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Latest Midbrain Stories

2014-05-14 23:05:44

Research May Offer a Unique Pathway for Targeting New Therapeutics for Addiction Treatment New York, NY (PRWEB) May 14, 2014 A research team from the Friedman Brain Institute of the Icahn School of Medicine at Mount Sinai published evidence showing that subtle changes of inhibitory signaling in the reward pathway can change how animals respond to drugs such as cocaine. This is the first study to demonstrate the critical links between the levels of the trafficking protein, the potassium...

2013-08-21 13:13:10

Finding offers clue to developing treatments for misuse of illicit drugs Scientists today reported a possible basis for why food-restricted animals show increased susceptibility to drugs of abuse. This association has puzzled researchers since it was first observed more than three decades ago. Senior author Michael Beckstead, Ph.D., from the School of Medicine at The University of Texas Health Science Center San Antonio, said the team found that dopamine neurons in a brain region called...

2013-04-22 22:22:51

Researchers at Northeastern University in Boston have developed a gene therapy approach that may one day stop Parkinson's disease (PD) in it tracks, preventing disease progression and reversing its symptoms. The novelty of the approach lies in the nasal route of administration and nanoparticles containing a gene capable of rescuing dying neurons in the brain. Parkinson's is a devastating neurodegenerative disorder caused by the death of dopamine neurons in a key motor area of the brain, the...

2013-03-07 11:22:19

In a new study in Neuron, scientists identified specific key steps in the chain of events that causes stress-related drug relapse. They identified the exact region of the brain where the events take place in rat models and showed that by blocking a step, they could prevent stress-related relapse. All too often, stress turns addiction recovery into relapse, but years of basic brain research have provided scientists with insight that might allow them develop a medicine to help. A new study...

2012-12-13 12:23:05

Light instantly triggers or reverses depression-like states in rodents -- NIH-funded studies A specific pattern of neuronal firing in a brain reward circuit instantly rendered mice vulnerable to depression-like behavior induced by acute severe stress, a study supported by the National Institutes of Health has found. When researchers used a high-tech method to mimic the pattern, previously resilient mice instantly succumbed to a depression-like syndrome of social withdrawal and reduced...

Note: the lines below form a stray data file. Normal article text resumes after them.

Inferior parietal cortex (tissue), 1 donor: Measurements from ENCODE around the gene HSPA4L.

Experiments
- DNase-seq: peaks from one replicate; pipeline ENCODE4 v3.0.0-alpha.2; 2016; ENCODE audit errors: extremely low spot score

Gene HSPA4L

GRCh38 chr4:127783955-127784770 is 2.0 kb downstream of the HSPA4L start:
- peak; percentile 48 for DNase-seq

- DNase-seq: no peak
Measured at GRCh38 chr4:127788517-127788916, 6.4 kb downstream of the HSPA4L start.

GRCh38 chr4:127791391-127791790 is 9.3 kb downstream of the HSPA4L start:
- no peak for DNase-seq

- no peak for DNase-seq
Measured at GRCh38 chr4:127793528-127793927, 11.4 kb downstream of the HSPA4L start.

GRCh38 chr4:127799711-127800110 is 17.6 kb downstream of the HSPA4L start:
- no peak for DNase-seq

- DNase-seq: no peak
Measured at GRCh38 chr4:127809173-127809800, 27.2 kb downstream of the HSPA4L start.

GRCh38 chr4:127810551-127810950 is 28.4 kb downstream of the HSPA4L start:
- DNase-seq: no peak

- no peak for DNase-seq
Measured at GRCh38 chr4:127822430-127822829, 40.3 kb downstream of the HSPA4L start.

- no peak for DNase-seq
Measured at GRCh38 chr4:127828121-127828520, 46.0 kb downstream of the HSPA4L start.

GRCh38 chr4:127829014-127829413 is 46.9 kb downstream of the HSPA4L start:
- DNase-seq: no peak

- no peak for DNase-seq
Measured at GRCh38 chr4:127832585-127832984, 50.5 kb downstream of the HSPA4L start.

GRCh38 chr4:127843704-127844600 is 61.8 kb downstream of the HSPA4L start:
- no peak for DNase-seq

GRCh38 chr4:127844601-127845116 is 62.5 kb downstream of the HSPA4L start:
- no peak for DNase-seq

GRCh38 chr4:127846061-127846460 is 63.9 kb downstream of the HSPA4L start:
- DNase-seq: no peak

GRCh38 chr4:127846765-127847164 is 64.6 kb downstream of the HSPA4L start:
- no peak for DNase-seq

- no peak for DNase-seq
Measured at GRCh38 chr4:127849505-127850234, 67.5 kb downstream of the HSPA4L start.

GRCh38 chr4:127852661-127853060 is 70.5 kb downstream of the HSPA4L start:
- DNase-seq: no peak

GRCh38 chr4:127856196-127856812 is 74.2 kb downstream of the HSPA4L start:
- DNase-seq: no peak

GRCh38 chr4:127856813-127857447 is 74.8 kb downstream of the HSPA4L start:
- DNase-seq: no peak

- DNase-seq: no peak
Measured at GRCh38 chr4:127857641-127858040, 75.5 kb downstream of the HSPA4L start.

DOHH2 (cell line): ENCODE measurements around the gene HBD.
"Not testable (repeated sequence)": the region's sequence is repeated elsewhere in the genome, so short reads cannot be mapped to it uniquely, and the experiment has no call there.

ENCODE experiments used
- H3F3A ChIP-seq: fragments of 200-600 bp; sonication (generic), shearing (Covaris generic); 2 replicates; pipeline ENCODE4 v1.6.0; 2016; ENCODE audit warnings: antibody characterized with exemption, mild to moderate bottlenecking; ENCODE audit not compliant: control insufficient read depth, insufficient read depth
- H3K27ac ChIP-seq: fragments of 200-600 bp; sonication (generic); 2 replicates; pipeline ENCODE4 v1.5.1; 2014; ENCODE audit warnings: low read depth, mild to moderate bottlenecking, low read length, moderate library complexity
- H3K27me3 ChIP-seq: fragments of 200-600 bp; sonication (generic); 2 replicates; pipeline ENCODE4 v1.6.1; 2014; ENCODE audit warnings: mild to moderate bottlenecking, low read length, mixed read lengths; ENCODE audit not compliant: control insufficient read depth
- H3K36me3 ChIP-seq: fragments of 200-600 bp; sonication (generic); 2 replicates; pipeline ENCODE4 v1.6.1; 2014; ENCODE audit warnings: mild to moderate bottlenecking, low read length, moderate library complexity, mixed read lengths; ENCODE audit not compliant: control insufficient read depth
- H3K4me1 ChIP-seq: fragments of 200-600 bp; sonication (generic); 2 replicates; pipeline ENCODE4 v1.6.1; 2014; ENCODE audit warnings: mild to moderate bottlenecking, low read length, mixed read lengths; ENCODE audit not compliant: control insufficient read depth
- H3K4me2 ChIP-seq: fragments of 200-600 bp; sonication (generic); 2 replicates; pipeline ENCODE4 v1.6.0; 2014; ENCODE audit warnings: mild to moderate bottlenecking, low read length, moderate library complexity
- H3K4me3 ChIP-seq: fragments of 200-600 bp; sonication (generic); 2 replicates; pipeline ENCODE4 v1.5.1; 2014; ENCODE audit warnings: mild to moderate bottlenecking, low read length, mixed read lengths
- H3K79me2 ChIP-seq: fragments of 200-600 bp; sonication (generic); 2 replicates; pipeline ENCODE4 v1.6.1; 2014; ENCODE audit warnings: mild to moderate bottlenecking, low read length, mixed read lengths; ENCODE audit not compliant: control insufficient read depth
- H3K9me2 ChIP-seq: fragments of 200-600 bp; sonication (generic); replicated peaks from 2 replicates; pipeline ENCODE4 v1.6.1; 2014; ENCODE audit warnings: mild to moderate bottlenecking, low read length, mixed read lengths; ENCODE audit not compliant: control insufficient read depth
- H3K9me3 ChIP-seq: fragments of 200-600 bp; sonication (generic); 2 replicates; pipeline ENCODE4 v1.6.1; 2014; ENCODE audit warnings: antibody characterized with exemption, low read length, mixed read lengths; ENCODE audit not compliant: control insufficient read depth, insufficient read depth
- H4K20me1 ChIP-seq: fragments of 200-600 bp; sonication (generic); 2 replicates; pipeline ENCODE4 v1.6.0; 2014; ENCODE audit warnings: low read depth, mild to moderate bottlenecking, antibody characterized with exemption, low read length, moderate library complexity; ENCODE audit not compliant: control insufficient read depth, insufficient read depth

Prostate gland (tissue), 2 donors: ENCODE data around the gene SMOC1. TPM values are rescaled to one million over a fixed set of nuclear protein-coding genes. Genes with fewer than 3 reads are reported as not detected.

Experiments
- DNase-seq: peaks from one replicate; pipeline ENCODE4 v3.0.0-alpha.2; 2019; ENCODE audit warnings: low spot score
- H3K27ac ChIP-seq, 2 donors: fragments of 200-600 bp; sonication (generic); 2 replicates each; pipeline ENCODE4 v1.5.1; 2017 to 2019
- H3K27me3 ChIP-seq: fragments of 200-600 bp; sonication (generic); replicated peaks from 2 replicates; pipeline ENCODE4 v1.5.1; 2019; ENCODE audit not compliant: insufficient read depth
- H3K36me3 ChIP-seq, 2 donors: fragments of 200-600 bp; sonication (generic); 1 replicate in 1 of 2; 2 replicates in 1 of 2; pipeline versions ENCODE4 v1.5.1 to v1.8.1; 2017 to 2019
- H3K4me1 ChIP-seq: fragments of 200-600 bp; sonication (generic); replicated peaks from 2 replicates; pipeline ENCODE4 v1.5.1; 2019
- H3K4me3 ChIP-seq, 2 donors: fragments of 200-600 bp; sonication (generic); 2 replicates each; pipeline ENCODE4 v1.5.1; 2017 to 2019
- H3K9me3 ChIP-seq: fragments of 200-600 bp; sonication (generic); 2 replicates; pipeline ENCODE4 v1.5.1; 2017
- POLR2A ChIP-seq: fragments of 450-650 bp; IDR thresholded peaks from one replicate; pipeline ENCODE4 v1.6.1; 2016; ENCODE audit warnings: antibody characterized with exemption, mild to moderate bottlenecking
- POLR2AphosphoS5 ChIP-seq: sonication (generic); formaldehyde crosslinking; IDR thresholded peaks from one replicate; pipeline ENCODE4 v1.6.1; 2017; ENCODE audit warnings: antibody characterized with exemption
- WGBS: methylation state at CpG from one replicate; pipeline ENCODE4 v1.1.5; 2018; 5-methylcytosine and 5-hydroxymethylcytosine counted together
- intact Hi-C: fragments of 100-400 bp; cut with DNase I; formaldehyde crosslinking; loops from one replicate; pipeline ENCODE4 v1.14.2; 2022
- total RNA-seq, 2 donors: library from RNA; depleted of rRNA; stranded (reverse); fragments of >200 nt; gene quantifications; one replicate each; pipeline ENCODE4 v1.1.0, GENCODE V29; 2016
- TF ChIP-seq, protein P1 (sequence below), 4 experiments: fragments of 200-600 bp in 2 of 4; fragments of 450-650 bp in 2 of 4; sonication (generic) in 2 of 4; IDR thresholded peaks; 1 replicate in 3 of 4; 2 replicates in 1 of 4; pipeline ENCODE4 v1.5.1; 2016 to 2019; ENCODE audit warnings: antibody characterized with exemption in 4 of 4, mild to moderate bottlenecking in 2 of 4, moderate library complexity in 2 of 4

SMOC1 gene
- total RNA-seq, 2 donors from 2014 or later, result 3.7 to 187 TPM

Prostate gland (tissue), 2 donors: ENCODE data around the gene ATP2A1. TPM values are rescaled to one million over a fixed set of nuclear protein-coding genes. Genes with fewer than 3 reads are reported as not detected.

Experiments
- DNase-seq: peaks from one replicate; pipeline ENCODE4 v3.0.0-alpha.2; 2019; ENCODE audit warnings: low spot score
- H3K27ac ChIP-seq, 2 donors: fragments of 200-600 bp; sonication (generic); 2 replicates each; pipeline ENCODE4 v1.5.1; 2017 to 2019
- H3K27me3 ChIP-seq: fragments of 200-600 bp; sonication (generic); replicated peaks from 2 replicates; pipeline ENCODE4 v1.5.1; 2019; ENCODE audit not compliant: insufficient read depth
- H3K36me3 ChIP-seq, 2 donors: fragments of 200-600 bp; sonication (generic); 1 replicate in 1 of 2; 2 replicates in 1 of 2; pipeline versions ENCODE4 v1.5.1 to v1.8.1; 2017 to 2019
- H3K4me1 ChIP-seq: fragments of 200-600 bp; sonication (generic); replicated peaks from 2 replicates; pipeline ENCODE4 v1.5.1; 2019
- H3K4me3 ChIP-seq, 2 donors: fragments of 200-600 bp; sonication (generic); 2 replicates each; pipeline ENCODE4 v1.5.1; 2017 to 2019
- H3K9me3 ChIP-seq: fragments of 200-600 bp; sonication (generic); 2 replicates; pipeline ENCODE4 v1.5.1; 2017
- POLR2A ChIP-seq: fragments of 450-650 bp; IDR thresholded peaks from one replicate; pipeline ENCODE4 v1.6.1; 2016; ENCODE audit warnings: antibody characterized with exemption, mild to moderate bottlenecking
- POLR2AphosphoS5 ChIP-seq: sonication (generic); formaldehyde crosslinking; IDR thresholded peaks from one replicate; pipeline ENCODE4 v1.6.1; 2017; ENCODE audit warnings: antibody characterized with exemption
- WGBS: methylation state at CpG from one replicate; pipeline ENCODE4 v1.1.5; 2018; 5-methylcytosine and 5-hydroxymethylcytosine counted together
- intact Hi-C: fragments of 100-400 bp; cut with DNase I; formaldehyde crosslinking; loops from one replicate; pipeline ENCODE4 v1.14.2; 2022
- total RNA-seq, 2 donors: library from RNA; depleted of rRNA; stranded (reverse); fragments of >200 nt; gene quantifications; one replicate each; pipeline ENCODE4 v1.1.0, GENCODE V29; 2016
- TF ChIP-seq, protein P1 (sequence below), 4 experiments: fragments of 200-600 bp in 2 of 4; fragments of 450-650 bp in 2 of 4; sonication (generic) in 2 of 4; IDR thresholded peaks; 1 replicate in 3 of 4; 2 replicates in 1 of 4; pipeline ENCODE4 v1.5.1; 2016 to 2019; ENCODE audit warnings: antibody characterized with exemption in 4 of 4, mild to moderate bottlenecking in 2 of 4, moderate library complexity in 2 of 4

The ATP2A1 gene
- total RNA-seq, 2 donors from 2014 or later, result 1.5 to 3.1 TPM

2012-11-27 13:58:22

New MRI technique could help doctors track how patients respond to treatment A new imaging technique developed at MIT offers the first glimpse of the degeneration of two brain structures affected by Parkinson's disease. The technique, which combines several types of magnetic resonance imaging (MRI), could allow doctors to better monitor patients' progression and track the effectiveness of potential new treatments, says Suzanne Corkin, MIT professor emerita of neuroscience and leader of...

2012-06-07 08:31:09

Using rabies virus, researcher tracks inputs to dopamine neurons A genetically-modified version of the rabies virus is helping scientists at Harvard to trace neural pathways in the brain, a research effort that could one day lead to treatments for Parkinson's disease and addiction. As described in a paper published on June 7 in the journal Neuron, a team of researchers led by Associate Professor of Molecular and Cellular Biology Naoshige Uchida used the virus to create the first-ever...


Latest Midbrain Reference Libraries

Midbrain
2013-07-25 15:13:23

The midbrain, also known as the mesencephalon is the part of the brain most responsible for vision, motor control, arousal, temperature regulation, alertness and hearing. Formation and Orientation The midbrain is found under the cerebral cortex and above the hindbrain. The mesencephalon is not divided into any other portions of the brain unlike the other two vesicles that stem from the neural tube. There are four separate lobes on the side of the cerebral aqueduct within the...

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Word of the Day
attercop
  • A spider.
  • Figuratively, a peevish, testy, ill-natured person.
'Attercop' comes from the Old English 'atorcoppe,' where 'atter' means 'poison, venom' and‎ 'cop' means 'spider.' 'Coppa' is a derivative of 'cop,' top, summit, round head, or 'copp,' cup, vessel, which refers to 'the supposed venomous properties of spiders,' says the OED. 'Copp' is still found in the word 'cobweb.'
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